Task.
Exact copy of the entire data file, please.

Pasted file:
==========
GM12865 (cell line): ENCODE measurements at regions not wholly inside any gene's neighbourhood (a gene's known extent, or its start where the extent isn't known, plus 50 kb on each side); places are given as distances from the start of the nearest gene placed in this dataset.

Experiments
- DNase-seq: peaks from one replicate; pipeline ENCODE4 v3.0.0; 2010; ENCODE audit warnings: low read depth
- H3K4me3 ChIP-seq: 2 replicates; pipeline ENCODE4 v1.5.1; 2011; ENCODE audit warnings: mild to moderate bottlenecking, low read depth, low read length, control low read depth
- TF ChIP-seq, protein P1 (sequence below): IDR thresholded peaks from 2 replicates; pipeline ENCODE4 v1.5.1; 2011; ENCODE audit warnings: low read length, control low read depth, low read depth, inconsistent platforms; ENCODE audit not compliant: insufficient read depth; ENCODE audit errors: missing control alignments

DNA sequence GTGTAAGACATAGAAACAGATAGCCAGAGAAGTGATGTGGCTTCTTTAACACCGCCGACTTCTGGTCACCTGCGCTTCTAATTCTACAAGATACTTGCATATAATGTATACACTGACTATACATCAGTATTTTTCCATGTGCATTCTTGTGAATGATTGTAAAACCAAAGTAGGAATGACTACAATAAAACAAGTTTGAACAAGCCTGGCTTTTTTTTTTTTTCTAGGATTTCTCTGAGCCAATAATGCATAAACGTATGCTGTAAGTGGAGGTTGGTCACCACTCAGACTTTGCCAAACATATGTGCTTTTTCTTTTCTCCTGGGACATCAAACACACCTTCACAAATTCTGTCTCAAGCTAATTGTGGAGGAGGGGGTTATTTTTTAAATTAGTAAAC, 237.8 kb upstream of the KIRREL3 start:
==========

GM12865 (cell line): ENCODE measurements at regions not wholly inside any gene's neighbourhood (a gene's known extent, or its start where the extent isn't known, plus 50 kb on each side); places are given as distances from the start of the nearest gene placed in this dataset.

Experiments
- DNase-seq: peaks from one replicate; pipeline ENCODE4 v3.0.0; 2010; ENCODE audit warnings: low read depth
- H3K4me3 ChIP-seq: 2 replicates; pipeline ENCODE4 v1.5.1; 2011; ENCODE audit warnings: mild to moderate bottlenecking, low read depth, low read length, control low read depth
- TF ChIP-seq, protein P1 (sequence below): IDR thresholded peaks from 2 replicates; pipeline ENCODE4 v1.5.1; 2011; ENCODE audit warnings: low read length, control low read depth, low read depth, inconsistent platforms; ENCODE audit not compliant: insufficient read depth; ENCODE audit errors: missing control alignments

DNA sequence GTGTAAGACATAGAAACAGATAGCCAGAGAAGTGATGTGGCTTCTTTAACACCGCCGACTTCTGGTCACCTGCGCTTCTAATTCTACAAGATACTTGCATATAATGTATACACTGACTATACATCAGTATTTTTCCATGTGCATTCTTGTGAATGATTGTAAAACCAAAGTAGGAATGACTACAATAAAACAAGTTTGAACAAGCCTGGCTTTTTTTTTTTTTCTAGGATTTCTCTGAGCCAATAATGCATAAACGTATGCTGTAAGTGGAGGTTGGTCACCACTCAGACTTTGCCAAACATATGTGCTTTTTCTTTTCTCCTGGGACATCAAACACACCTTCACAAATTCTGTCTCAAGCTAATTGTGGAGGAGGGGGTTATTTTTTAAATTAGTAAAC, 237.8 kb upstream of the KIRREL3 start: